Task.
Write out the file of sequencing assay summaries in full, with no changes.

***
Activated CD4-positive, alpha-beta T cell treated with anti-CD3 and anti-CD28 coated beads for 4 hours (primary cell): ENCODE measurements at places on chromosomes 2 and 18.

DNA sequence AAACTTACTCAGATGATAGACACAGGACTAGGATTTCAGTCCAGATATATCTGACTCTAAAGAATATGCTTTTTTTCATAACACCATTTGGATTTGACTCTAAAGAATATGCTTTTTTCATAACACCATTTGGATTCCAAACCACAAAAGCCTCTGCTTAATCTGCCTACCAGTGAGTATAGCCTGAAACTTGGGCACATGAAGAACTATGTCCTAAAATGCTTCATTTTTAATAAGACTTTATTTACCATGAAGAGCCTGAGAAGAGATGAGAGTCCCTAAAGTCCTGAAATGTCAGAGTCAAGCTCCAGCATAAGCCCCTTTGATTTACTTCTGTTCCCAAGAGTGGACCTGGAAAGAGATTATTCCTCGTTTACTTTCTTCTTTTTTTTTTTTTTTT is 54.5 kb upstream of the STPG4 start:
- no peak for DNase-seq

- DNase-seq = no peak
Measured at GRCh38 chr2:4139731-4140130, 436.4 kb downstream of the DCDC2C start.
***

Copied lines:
Activated CD4-positive, alpha-beta T cell treated with anti-CD3 and anti-CD28 coated beads for 4 hours (primary cell): ENCODE measurements at places on chromosomes 2 and 18.

DNA sequence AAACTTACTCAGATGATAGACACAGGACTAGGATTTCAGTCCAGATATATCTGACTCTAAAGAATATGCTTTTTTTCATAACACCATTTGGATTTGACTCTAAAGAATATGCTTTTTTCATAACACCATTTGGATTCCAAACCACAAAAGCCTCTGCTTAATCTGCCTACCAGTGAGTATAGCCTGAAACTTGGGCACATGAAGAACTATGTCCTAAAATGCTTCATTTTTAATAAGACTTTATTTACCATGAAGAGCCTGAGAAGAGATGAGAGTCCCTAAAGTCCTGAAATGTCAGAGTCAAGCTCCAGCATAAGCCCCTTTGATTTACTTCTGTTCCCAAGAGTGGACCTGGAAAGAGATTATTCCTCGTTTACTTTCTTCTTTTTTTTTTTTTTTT is 54.5 kb upstream of the STPG4 start:
- no peak for DNase-seq

- DNase-seq = no peak
Measured at GRCh38 chr2:4139731-4140130, 436.4 kb downstream of the DCDC2C start.